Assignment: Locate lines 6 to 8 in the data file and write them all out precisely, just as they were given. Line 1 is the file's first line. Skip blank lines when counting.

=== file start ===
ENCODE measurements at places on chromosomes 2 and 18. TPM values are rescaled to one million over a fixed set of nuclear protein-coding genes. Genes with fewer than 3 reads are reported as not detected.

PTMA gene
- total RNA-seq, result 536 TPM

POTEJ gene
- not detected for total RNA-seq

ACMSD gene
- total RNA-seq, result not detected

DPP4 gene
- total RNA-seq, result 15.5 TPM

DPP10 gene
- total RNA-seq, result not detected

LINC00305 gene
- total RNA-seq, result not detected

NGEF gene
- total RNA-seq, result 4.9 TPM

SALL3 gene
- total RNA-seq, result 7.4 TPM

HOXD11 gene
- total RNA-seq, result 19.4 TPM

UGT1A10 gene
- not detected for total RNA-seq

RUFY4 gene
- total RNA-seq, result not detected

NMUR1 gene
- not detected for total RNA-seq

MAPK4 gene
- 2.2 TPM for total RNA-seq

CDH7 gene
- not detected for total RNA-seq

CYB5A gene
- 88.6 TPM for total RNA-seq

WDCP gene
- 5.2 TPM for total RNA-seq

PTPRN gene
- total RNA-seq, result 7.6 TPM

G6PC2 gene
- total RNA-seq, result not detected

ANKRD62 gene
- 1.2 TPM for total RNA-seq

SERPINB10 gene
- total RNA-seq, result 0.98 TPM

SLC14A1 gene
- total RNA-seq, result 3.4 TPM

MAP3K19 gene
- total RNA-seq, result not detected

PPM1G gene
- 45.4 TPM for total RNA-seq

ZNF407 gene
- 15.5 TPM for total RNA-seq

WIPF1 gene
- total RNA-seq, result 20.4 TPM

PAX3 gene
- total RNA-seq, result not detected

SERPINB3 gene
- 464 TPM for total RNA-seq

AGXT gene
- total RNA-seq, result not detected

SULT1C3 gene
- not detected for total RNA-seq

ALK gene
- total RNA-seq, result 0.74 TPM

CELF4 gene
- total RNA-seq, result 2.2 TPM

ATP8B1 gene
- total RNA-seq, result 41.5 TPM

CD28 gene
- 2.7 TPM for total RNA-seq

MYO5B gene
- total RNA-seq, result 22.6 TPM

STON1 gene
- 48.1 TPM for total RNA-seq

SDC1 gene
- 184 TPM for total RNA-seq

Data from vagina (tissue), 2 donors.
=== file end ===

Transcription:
ACMSD gene
- total RNA-seq, result not detected

DPP4 gene